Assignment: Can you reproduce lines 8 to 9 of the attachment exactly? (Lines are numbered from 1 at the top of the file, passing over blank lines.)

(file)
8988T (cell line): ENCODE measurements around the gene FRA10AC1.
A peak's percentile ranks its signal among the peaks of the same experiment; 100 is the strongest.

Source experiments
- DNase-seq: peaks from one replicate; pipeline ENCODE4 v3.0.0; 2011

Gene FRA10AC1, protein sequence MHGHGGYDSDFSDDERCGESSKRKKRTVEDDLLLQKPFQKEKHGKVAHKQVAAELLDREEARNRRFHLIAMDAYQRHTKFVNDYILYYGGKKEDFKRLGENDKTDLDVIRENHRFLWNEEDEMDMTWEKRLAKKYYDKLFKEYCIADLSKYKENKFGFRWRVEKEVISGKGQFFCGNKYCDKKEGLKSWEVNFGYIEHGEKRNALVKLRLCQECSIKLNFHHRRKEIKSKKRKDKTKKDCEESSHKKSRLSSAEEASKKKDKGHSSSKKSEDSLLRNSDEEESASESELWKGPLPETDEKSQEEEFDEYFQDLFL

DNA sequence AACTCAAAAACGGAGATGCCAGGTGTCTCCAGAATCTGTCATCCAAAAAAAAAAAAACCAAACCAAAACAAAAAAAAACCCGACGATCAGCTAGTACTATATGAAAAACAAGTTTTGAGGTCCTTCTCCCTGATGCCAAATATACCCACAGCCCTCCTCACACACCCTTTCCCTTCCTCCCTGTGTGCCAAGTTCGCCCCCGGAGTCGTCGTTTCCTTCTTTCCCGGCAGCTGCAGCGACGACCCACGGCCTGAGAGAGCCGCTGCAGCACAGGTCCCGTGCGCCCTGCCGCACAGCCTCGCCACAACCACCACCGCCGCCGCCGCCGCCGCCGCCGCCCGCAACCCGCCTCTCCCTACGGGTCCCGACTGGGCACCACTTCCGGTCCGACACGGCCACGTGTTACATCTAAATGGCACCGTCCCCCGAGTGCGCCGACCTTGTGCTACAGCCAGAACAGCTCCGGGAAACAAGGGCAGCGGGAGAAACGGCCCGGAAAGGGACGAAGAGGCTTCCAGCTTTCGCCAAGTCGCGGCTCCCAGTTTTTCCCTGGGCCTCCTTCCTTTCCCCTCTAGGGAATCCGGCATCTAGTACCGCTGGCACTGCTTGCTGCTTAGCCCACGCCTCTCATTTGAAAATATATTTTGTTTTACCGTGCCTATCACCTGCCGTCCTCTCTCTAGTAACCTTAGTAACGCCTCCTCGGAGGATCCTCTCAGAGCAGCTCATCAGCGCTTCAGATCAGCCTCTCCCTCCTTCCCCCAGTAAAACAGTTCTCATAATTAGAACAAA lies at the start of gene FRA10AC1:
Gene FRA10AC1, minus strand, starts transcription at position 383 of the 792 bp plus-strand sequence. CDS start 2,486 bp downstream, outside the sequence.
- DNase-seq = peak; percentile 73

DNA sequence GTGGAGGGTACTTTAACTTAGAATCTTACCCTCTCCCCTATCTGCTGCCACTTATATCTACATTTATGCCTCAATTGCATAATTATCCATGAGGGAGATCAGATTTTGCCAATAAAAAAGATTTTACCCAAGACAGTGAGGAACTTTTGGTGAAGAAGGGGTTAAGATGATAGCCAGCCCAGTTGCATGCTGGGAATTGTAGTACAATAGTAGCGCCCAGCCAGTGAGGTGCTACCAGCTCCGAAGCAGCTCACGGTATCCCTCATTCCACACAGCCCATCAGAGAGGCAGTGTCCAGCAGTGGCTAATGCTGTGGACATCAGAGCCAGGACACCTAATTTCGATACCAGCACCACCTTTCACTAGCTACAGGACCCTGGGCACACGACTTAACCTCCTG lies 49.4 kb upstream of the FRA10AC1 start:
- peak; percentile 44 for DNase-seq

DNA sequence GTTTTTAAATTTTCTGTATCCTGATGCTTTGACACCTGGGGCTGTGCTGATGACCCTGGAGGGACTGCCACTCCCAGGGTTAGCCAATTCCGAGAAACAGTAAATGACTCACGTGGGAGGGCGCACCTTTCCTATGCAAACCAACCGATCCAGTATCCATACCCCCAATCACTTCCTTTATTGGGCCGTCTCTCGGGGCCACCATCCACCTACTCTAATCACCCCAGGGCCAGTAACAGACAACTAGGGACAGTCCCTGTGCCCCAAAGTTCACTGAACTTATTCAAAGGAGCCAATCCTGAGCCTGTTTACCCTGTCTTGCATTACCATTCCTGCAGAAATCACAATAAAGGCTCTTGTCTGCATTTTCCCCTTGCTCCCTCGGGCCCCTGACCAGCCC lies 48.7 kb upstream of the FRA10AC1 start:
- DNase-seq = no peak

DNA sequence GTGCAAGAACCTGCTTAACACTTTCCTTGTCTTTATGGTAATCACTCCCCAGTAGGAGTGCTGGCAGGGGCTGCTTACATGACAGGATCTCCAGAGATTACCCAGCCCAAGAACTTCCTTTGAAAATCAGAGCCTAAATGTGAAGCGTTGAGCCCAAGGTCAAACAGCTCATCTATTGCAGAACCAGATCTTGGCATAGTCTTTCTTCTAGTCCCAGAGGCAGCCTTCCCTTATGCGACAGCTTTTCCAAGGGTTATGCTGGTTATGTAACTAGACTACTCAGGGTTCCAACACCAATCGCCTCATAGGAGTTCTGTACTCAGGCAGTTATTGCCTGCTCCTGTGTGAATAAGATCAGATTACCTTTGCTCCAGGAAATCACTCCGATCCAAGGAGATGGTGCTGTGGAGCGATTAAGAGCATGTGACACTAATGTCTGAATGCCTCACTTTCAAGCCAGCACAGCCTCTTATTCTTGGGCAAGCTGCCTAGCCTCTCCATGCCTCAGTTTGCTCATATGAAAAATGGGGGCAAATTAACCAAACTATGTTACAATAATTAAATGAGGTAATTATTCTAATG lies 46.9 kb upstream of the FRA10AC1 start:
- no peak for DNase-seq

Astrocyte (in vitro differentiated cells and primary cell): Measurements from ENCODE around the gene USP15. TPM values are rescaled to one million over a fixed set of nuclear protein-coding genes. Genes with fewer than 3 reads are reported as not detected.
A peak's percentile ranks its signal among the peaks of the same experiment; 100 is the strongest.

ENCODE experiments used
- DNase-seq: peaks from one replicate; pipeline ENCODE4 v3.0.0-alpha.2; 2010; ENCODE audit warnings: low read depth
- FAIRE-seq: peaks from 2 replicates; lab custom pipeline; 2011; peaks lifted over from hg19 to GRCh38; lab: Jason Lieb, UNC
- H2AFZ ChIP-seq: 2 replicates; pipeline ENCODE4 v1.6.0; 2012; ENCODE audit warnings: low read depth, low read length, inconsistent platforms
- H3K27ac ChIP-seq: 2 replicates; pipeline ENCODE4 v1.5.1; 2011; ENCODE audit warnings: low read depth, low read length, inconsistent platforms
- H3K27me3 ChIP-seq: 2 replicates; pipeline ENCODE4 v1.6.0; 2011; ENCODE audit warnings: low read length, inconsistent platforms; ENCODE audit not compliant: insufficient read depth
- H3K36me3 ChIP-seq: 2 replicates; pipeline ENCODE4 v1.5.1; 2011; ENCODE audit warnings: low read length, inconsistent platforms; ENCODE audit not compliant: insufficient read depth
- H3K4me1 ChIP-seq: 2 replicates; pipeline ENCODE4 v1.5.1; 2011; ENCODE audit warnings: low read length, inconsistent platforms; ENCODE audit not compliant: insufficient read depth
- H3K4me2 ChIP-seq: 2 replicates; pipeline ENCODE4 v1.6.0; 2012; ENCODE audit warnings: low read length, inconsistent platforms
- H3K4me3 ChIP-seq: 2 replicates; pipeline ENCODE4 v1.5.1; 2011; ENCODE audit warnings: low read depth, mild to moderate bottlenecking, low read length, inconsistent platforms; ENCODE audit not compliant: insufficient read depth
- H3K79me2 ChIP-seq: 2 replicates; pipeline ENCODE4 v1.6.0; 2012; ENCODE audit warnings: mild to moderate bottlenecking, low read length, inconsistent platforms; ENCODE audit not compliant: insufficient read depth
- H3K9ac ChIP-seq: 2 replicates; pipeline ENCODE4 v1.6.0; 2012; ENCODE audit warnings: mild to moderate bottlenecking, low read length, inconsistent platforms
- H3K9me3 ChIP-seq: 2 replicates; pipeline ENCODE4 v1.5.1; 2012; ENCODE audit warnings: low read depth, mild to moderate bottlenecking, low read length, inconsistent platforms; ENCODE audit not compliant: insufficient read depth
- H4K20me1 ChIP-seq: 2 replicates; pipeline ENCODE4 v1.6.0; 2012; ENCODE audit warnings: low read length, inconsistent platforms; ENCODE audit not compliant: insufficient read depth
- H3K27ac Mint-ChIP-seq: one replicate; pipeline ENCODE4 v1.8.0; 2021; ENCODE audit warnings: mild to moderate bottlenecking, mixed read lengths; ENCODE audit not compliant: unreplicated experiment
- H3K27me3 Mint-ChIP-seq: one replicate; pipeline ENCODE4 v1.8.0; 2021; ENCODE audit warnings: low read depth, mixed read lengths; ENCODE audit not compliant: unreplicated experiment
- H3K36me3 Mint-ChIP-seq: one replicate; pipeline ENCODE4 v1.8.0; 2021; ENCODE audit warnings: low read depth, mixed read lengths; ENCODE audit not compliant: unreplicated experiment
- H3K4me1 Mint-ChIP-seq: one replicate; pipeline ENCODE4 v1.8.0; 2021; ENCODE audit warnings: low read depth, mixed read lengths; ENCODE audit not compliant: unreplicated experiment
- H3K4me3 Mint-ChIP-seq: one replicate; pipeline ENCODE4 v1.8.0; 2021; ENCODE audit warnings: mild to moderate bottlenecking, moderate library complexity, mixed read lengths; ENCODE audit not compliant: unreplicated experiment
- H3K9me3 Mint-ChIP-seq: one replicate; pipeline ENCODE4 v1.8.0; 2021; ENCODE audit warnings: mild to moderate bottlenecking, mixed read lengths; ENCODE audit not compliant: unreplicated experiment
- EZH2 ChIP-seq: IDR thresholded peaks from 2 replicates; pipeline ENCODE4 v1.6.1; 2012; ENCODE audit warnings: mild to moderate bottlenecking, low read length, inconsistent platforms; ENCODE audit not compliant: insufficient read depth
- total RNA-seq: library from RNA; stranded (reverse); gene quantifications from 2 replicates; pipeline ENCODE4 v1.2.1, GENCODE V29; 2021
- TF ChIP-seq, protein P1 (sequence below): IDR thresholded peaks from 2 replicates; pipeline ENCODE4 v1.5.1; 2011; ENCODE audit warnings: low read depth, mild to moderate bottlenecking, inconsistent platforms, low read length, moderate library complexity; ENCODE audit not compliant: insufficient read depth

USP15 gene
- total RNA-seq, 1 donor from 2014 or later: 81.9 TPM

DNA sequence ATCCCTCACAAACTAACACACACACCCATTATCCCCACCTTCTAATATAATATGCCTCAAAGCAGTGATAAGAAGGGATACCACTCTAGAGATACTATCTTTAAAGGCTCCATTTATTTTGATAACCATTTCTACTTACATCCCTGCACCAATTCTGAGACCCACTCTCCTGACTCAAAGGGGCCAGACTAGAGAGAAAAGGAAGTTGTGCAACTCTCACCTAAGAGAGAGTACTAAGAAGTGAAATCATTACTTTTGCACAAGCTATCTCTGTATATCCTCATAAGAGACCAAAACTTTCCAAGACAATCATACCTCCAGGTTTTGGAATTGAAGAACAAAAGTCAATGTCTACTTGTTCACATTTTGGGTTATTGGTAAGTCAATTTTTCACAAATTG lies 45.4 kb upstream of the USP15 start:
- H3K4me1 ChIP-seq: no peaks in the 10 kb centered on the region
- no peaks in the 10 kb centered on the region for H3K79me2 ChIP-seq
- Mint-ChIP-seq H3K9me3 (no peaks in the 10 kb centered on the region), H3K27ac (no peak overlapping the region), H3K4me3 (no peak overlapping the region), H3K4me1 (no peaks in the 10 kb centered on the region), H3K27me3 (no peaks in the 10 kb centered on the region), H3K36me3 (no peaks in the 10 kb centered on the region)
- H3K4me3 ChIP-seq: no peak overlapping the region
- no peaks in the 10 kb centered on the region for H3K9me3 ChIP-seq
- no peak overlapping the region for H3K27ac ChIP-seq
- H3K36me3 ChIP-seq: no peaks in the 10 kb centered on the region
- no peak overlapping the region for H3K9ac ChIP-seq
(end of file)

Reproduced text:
- DNase-seq = peak; percentile 73

DNA sequence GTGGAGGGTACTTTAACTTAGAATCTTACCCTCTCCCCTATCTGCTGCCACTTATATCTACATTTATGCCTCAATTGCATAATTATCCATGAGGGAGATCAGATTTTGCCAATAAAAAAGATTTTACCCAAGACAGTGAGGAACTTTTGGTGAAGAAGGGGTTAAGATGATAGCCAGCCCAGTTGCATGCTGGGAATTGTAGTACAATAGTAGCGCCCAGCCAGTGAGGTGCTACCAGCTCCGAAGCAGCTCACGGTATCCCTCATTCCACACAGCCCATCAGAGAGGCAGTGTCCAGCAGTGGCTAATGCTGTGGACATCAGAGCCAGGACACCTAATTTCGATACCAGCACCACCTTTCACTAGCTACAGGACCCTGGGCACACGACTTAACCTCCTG lies 49.4 kb upstream of the FRA10AC1 start: